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Edward Hopper, Rooms for Tourists, 1945

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Carter Foster: These two studies for the painting Rooms for Tourists depict a house that was in fact an inn that's still there in Cape Cod, near Hopper's house in Truro. 

So we have two very different drawings that are fairly complete and fairly close to the painting, but one was done clearly in the daytime and one was done at night. So you see Hopper working out the differences between how to show a building at night and how to do it in the daytime and this interest in the way light can create mood.He ended up making it a night scene, but what's unclear is when he made that decision. Did he decide only after looking at the way the inn looked at night and the way the room glowed out into the darkness that that would be a better painting than showing it in the daytime?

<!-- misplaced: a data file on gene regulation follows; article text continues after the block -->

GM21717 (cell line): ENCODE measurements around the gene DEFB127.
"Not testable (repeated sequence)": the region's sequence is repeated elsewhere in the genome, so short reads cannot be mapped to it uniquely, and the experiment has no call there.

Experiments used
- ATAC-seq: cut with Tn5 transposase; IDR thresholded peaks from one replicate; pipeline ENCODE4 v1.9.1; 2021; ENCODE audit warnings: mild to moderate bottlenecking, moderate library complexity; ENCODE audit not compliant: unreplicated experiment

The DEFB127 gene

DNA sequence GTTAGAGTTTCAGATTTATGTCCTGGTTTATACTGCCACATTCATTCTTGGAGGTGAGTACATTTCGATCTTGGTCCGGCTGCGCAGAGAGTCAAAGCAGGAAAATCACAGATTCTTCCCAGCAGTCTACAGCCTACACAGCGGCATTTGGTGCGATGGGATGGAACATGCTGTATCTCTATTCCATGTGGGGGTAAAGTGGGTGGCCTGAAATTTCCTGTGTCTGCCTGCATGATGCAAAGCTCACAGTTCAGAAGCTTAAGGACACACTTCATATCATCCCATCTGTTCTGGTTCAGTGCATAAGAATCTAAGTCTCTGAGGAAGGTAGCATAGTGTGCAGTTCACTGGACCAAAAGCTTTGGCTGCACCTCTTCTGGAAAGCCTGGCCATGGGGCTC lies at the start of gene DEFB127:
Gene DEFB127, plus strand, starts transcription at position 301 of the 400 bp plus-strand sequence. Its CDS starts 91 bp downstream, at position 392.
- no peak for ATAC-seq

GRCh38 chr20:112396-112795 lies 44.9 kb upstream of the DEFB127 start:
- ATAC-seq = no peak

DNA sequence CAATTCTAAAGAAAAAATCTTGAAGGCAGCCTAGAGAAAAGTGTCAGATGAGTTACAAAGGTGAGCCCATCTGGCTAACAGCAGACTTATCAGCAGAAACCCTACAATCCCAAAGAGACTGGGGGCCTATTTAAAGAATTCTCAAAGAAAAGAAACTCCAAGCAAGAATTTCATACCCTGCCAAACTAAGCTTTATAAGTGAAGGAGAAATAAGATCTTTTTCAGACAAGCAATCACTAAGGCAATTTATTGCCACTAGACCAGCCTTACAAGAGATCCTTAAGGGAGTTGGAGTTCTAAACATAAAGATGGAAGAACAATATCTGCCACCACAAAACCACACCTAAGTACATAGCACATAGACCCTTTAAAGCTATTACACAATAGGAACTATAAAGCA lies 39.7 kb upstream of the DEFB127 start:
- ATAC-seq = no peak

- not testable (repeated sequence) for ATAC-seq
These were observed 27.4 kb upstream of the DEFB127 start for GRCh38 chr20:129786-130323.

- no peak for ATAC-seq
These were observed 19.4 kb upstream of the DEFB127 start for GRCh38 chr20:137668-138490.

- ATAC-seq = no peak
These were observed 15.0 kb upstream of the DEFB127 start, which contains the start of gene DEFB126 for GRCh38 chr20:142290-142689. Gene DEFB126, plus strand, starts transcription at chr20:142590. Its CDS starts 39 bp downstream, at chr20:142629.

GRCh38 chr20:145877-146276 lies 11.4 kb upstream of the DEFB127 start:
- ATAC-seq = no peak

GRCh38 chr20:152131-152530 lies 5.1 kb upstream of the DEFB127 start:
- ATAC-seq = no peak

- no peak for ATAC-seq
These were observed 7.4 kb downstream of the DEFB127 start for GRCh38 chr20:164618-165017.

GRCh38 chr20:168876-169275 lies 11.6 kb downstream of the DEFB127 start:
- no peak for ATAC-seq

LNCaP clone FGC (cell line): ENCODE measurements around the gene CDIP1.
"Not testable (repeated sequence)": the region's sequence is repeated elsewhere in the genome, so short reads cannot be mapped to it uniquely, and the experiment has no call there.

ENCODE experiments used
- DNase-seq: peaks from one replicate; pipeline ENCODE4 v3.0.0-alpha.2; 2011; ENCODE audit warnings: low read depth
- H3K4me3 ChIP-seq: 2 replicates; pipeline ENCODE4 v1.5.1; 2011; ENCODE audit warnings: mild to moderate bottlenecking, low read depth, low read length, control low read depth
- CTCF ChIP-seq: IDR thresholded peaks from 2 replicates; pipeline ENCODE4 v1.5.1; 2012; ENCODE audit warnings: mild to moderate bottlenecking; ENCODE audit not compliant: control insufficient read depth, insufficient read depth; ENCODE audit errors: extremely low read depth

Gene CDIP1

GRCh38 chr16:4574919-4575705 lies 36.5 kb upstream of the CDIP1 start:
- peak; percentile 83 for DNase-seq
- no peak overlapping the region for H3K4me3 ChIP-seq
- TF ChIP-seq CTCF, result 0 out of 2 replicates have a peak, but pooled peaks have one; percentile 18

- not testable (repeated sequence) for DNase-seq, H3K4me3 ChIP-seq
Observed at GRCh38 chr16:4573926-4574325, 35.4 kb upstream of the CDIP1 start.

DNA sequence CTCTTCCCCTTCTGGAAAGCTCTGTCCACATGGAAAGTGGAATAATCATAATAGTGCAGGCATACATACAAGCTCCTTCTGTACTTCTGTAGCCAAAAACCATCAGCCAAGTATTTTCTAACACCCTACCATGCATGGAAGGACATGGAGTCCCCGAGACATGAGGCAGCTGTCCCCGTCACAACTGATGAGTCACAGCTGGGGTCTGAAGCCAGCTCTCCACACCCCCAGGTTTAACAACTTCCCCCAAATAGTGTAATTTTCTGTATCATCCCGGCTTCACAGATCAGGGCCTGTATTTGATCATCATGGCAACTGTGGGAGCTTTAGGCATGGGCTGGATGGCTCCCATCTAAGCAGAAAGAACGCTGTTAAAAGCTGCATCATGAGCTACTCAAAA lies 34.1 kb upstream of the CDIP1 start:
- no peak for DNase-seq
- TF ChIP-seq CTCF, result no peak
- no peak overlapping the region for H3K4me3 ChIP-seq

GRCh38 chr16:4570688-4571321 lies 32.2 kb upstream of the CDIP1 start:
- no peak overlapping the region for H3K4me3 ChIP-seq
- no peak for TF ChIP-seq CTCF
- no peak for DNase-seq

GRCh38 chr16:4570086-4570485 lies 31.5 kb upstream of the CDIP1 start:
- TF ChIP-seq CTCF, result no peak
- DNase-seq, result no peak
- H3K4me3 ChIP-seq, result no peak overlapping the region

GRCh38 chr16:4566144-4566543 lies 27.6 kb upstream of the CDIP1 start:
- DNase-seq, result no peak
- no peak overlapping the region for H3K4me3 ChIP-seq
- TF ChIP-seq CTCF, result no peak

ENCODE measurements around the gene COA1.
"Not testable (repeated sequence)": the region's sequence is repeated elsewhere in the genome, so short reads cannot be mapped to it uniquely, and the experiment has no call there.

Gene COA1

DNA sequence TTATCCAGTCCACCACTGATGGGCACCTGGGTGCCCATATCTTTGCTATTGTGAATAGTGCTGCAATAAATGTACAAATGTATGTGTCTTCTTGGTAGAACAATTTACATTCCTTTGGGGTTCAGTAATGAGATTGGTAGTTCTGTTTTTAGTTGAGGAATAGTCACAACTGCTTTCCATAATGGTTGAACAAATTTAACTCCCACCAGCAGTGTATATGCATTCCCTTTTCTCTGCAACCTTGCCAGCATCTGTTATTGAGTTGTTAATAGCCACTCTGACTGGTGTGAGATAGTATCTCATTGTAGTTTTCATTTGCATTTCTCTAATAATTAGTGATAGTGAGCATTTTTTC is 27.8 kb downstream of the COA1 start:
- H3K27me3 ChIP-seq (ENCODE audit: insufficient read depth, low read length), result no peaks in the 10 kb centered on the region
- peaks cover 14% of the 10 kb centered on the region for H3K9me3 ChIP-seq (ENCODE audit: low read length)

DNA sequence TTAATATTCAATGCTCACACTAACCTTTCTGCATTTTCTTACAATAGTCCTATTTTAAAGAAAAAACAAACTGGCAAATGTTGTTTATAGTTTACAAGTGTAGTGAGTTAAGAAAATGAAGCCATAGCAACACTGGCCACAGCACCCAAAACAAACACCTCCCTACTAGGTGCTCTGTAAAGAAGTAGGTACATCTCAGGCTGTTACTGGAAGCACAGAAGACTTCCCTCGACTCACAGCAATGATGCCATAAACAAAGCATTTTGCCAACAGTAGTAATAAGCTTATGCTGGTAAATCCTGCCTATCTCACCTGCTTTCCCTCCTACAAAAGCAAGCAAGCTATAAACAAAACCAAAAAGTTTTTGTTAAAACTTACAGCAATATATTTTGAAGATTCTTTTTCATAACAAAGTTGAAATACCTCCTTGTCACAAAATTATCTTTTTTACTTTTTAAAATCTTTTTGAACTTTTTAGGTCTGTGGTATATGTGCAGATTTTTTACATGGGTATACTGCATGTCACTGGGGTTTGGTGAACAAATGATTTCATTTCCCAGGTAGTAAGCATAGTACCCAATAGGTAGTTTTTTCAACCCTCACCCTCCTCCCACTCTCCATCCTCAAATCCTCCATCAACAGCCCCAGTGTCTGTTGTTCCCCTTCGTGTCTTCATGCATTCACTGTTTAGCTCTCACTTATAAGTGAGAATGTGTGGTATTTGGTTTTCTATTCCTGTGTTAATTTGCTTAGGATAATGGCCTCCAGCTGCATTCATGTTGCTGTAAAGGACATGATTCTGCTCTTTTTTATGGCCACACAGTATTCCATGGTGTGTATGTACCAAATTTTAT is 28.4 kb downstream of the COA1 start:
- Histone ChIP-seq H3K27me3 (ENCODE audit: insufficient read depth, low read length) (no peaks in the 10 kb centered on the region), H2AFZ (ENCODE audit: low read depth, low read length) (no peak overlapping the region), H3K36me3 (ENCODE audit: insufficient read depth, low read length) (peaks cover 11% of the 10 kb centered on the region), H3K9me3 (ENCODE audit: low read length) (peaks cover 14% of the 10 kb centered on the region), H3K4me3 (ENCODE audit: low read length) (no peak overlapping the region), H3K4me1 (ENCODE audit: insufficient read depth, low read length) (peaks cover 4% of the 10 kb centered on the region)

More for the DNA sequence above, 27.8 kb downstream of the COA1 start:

It's fascinating because you can really see him grappling with that in these two drawings. And in fact, the one that shows the building at night is, I think, one of his most successful drawings, because it conveys this sense of darkness and light in a really eerie and rather amazing way. 

Edward Hopper, Rooms for Tourists, 1945

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